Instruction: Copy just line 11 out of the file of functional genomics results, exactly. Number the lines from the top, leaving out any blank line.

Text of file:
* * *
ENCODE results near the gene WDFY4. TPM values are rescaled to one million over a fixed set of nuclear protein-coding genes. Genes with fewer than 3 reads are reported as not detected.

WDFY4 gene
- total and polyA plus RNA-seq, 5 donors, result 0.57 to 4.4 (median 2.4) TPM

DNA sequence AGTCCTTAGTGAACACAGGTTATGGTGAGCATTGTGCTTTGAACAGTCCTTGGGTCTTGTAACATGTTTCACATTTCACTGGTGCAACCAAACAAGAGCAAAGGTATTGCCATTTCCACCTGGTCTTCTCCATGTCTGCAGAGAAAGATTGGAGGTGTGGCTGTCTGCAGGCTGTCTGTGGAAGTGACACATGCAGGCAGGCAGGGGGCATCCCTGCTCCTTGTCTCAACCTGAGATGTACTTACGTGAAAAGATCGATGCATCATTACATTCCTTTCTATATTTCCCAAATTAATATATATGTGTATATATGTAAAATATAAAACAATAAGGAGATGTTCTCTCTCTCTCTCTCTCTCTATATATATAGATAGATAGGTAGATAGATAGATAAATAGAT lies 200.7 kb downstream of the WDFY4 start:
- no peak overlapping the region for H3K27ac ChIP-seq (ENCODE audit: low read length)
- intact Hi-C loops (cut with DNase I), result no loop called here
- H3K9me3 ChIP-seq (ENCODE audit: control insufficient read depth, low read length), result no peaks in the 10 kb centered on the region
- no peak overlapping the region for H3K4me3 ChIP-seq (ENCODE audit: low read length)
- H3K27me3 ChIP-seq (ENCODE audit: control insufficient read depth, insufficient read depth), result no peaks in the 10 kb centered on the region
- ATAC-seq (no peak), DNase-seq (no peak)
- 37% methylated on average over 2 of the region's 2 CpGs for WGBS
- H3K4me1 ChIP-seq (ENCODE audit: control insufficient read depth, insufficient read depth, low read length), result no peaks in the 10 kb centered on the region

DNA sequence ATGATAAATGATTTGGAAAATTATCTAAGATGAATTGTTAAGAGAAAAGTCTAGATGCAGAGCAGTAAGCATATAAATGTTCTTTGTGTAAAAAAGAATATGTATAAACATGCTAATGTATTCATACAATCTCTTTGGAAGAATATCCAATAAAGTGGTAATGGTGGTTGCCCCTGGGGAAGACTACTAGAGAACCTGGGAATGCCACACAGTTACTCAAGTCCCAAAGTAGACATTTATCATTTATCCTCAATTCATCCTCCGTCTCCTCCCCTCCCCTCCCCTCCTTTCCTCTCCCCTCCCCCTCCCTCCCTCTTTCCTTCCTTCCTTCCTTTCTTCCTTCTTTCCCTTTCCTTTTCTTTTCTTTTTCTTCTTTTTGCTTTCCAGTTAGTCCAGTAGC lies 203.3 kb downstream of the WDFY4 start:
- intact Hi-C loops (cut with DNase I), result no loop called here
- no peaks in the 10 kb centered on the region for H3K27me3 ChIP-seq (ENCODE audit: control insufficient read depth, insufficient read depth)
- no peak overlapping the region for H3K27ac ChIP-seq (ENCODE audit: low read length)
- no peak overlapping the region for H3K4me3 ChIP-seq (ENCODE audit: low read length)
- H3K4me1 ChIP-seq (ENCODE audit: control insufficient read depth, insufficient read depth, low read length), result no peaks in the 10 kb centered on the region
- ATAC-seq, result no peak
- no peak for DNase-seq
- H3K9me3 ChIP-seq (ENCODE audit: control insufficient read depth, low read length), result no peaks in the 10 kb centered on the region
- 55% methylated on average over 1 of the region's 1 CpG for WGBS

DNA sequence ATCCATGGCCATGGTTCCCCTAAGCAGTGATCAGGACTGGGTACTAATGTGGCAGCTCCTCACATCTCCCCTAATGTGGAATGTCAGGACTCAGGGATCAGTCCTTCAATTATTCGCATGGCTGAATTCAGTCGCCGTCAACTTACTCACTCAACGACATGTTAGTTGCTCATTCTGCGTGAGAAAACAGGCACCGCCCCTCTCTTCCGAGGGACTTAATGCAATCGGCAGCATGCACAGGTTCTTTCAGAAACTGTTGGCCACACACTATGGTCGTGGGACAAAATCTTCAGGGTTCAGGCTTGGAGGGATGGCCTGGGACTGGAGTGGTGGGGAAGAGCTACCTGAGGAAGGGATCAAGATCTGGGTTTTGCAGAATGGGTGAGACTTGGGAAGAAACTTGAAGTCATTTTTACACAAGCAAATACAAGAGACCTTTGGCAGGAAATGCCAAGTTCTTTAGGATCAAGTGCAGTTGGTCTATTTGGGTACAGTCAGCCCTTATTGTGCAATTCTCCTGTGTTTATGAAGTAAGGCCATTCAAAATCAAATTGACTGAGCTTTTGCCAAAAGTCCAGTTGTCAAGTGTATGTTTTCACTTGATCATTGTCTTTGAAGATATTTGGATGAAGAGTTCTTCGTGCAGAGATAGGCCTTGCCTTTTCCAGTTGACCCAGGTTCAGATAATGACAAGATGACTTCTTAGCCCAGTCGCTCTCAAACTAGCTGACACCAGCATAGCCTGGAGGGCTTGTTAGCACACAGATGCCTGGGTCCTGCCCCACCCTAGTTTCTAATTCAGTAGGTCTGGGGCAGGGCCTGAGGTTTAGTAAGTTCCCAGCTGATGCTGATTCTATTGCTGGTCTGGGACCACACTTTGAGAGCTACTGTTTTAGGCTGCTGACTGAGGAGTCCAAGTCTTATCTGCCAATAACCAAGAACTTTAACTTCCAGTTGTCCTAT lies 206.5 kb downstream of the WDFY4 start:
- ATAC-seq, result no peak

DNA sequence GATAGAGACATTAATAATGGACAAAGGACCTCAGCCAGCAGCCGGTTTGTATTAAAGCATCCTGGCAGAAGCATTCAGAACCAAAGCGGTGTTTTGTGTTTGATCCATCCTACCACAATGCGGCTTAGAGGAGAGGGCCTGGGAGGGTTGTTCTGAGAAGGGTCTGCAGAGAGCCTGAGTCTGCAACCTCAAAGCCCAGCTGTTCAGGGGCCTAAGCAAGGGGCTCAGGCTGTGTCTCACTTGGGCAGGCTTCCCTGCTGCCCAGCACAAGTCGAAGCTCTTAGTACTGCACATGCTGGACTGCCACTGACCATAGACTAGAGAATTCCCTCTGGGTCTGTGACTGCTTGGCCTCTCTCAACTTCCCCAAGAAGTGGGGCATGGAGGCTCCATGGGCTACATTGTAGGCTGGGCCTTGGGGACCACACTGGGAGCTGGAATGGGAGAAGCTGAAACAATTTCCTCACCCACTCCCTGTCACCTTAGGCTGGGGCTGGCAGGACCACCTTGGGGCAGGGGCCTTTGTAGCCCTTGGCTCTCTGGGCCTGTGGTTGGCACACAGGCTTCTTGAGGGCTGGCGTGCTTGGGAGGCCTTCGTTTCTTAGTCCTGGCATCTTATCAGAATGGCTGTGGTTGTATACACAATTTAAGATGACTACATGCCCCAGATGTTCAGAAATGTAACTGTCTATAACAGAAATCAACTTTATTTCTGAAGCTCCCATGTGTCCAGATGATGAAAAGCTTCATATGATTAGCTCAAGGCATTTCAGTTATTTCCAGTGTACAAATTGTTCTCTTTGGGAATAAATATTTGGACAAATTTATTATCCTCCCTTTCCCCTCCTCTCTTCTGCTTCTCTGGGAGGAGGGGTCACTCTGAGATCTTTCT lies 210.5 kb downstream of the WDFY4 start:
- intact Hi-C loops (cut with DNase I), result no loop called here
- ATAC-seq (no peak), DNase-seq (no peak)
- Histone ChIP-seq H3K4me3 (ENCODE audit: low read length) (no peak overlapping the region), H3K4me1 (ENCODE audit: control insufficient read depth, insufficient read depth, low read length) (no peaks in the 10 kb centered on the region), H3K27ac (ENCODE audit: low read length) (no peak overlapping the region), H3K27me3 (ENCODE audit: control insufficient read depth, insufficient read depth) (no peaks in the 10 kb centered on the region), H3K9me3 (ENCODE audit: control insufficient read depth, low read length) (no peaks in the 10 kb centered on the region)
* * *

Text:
- 37% methylated on average over 2 of the region's 2 CpGs for WGBS